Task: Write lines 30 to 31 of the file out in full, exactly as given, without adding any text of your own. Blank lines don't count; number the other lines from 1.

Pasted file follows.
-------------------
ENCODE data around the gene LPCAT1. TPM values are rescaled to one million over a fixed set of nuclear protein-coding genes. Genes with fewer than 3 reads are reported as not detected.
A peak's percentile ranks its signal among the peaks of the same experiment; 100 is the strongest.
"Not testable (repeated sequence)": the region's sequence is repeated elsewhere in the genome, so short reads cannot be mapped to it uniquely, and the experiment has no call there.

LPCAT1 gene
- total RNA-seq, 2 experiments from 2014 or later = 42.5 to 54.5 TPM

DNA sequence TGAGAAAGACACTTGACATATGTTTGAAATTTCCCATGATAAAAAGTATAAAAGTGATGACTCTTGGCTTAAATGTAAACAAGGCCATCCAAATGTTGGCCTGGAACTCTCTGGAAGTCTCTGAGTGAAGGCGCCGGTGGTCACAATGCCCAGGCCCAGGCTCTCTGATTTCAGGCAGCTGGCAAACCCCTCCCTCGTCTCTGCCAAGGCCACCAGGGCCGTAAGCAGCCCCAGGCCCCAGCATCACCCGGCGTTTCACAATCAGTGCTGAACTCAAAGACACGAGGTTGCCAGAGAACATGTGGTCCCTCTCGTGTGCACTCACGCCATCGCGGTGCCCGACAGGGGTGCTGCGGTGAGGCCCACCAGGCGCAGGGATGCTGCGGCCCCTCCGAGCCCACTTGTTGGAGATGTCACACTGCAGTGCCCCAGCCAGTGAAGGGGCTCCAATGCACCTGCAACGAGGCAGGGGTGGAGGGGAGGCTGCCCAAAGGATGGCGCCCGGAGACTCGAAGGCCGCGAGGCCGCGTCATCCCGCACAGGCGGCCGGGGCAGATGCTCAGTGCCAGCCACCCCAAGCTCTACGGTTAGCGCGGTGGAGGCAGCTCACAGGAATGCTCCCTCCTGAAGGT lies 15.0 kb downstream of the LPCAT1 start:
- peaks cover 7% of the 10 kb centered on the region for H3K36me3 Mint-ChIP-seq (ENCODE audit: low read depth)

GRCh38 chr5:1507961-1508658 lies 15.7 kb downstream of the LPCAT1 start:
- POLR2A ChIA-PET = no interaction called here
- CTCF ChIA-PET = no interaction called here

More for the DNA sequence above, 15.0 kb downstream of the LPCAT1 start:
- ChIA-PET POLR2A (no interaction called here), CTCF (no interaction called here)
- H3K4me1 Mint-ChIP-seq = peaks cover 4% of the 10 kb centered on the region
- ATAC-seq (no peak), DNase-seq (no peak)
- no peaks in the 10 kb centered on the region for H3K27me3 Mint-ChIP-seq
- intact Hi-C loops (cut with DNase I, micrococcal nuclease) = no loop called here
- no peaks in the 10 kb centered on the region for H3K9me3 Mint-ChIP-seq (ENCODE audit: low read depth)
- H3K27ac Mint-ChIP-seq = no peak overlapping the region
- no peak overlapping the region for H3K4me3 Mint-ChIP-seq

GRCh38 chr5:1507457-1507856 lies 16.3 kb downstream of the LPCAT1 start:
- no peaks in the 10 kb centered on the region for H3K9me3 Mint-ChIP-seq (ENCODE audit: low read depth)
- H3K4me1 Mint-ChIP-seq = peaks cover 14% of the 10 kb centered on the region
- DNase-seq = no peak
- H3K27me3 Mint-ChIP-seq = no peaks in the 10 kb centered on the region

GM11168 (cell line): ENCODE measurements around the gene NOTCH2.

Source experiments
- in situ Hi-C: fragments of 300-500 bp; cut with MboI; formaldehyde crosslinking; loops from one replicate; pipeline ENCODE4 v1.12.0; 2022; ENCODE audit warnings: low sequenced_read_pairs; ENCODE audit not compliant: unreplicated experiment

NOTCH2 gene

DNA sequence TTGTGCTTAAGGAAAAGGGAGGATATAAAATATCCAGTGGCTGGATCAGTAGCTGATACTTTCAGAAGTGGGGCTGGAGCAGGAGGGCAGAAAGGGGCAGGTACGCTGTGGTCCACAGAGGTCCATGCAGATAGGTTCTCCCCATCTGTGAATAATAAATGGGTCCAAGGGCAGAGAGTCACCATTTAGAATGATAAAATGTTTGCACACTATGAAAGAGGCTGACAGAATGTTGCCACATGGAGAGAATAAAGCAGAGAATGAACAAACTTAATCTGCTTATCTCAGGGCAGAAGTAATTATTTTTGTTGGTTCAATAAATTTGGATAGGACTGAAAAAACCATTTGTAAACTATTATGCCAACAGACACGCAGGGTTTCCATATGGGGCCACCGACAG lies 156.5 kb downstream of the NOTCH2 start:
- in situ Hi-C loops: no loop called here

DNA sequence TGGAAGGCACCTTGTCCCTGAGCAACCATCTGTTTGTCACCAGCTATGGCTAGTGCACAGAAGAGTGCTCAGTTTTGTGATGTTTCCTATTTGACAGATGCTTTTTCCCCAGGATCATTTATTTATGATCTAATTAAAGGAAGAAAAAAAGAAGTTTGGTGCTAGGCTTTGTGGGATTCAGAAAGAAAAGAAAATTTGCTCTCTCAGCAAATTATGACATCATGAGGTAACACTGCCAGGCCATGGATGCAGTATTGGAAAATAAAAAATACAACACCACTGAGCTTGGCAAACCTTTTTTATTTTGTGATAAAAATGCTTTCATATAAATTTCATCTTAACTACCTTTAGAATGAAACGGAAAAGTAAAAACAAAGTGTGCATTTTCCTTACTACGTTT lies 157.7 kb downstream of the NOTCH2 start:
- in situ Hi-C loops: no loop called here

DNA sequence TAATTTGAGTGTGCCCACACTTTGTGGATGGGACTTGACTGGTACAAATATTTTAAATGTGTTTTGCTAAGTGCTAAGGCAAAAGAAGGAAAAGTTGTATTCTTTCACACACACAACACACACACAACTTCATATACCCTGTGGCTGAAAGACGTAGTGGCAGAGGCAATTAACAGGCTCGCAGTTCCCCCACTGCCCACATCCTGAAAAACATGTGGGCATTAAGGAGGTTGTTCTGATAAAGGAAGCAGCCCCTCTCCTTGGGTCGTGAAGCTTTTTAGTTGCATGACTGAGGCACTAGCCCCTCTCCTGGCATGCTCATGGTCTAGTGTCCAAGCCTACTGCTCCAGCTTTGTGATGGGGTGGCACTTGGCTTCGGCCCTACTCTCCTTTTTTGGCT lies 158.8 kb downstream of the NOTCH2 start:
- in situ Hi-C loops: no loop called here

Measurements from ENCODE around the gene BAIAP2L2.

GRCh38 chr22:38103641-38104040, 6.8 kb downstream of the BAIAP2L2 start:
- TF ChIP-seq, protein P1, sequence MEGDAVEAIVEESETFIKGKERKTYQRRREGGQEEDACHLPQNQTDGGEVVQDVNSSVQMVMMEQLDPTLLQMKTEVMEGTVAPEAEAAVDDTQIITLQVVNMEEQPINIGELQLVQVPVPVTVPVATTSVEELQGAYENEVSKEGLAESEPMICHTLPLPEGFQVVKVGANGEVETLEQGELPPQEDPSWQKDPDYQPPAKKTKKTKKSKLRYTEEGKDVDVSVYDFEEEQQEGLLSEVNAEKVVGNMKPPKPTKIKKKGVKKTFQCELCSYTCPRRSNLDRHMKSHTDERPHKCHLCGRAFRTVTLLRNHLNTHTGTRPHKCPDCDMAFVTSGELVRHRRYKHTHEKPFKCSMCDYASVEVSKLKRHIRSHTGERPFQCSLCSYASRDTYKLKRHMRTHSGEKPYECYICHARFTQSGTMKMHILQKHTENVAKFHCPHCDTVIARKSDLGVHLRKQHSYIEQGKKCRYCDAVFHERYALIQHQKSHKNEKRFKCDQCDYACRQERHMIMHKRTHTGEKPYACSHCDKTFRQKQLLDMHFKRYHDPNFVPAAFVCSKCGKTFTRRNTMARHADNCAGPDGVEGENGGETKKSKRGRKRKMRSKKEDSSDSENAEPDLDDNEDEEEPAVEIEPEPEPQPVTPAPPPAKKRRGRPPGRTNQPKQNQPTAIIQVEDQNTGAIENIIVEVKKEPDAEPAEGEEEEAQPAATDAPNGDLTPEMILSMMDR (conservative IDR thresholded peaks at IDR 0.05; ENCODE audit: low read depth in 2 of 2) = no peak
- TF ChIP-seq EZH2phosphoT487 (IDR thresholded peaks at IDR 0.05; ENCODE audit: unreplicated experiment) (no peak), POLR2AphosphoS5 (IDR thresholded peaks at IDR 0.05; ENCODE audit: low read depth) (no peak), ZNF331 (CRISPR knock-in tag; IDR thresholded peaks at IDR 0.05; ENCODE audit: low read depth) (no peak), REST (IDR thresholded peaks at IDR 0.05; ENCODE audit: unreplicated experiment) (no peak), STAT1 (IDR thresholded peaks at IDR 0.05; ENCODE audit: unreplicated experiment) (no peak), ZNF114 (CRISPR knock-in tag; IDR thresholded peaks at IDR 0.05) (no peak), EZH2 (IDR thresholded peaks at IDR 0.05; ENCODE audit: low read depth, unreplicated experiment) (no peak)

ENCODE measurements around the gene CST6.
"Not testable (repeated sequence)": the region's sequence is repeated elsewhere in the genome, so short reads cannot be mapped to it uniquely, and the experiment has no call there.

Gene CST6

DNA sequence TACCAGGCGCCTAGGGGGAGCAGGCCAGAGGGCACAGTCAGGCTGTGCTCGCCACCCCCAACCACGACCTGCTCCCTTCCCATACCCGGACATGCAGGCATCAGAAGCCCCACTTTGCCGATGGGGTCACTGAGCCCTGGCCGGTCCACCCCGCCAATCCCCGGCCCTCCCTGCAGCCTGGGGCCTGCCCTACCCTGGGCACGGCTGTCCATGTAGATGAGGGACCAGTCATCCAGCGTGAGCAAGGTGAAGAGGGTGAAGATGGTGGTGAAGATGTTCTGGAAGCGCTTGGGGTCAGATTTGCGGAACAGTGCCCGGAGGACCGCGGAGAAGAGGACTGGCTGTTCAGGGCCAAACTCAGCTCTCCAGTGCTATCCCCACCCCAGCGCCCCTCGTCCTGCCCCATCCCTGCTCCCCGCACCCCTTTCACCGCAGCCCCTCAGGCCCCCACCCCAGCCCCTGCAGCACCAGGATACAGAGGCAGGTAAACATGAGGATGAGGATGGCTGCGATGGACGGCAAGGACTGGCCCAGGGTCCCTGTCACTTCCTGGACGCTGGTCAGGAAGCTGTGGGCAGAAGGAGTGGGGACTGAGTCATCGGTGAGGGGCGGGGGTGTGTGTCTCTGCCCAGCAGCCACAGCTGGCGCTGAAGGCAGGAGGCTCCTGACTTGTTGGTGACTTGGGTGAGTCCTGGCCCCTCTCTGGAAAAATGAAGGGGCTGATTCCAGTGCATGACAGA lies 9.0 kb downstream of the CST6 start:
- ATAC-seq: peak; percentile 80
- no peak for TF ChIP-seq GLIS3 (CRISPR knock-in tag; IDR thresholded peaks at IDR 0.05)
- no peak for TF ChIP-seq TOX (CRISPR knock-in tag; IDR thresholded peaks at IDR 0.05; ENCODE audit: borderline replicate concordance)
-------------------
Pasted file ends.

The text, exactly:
- in situ Hi-C loops: no loop called here

DNA sequence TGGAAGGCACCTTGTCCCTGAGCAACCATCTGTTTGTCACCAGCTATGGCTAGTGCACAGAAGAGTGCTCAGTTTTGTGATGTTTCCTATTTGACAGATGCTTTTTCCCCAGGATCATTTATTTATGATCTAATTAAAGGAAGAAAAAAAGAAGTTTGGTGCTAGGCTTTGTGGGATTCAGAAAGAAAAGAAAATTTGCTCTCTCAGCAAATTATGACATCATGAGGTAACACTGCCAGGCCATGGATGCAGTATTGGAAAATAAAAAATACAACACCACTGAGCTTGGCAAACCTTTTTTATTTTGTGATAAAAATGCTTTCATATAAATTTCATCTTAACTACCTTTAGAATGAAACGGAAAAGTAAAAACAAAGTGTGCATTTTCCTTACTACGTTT lies 157.7 kb downstream of the NOTCH2 start: